Picture this: It’s noon on Sunday and already the green-tinged line-ups of all creeds and colour have started outside Toronto’s many Irish pubs; some are already heaving to the rafters.
The St Patrick’s Day parade has barely even started but the drinking has, en masse. These scenes are hardly surprising. Anyone who grew up in Ireland post 1970 is well versed in how to drown the shamrock.
And if you’ve ever spent a Paddy’s Day anywhere in North America, you know well how that goes. Such is the Paddy’s Day fervour in the States that many pubs now even feature a halfway-to-Paddy’s celebration on Sept 17. Seriously.
It seems everyone wants to be Oirish for a day, and getting wasted is the right of passage to make that happen.
But sher it’s all just a bit of good-natured fun, right? This is true to a certain extent, and I’m the last person to turn down a few drinks on the day that’s in it.
But it is kind of sad to see your country’s culture trod underfoot by hoardes of drunken crowds who turn the day into a sodden mess. And the inevitable media reports that follow are embarrassing and work only to reinforce the stereotype of the drunken Irish. We’ve enough of that going on without an actual day to cement the deal.
But as an Irish immigrant to Canada, when this insidious behaviour seeps into your host nation, it’s time to realise there’s something really wrong with this picture. In Toronto, last year’s St Patrick’s Day ended with dozens of fights, stabbings and several shootings across the city. I don’t know if any of these people were Irish, or had Irish connections, but it’s probably safe to say they wouldn’t have ended up getting so drunk if it wasn’t the day it was.
And it’s probably not a leap of faith to assume other city’s experienced similar problems.
The sad thing is, some really great things going on are often lost among the stories of Paddywhackery.
For example, I know not too many news outlets are interested in printing the real story of this year’s Toronto parade which is not about how many dancing leprechauns there are, or which hot chick had the shortest kilt (kilts aren’t even Irish, North America), but the fact that new young Irish immigrants are manning a food drive at Sunday’s parade to raise awareness of hunger both in Canada and in Ireland.
They are asking people to bring along non-perishables, and they will collect them along the route. The proceeds go to Toronto’s Good Shepard shelter. In addition to collecting food they will have poor boxes into which people can drop their change or bills. This money will be divided between the St. Vincent dePaul Society in Toronto and a shelter back in Ireland.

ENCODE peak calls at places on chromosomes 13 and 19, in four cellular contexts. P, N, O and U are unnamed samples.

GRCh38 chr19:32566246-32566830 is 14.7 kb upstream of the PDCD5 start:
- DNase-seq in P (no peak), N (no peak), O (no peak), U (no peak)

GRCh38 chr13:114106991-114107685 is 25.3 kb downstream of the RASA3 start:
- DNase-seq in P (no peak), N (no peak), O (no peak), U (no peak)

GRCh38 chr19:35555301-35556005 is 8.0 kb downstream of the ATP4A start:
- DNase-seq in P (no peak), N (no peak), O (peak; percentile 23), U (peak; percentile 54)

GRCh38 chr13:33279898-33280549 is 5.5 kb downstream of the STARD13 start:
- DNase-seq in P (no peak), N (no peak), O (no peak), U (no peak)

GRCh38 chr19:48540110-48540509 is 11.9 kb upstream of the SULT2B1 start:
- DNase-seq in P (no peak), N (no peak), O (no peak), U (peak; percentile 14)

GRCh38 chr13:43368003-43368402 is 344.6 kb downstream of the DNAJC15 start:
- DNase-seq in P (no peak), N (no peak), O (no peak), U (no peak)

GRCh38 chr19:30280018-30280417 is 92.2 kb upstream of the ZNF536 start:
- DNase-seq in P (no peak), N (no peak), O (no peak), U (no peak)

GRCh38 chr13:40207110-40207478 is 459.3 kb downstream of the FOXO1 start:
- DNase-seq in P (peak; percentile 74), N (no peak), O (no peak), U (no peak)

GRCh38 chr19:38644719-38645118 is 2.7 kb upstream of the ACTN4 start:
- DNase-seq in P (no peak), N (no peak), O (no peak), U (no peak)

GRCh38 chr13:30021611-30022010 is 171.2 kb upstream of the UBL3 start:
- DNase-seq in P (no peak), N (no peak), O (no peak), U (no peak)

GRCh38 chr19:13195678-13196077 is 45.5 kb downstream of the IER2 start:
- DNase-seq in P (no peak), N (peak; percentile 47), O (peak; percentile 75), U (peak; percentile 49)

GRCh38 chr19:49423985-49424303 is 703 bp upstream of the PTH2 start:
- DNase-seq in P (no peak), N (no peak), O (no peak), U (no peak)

But this story doesn’t really fit with the traditional media view of the day: kiss-me-I’m-Irish shirts, grown men with green hair, shamrocks and shenanigans.
Another great Irish story happening in recent weeks in Toronto that got little airplay: The Toronto Irish Players, a community theatre group operating in the city for 38 years last week recived the Irish Person of the Year award (full disclosure I am a member).
The group was set up by a group of Irish immigrants in 1975 and has become an integral part of Ontario’s amateur theatre scene, winning awards year after year for acting, producing and more.
Traditionally in Ireland, the wearing of the green was about religion, celebrating a patron saint, but in recent times it’s become about sharing common bonds, uniting Ireland’s sons and daughters and their descendants across the world. It’s about where you are from, your roots, your heritage.
It’s about calling home, meeting up with family, or if that’s not possible, other Irish, and yes having a few pints, but more importantly, its about being proud of our tiny nation, population 4.6million, and all its achieved.
So, yes, let the world turn green for a day, embrace it, but maybe, as your tucking into your Guinness, Jameson, or dare I say it Irish car bomb (a North American anomaly), be you Irish or not, think about where you are from, where you’re going, and all those who came before you to make that possible.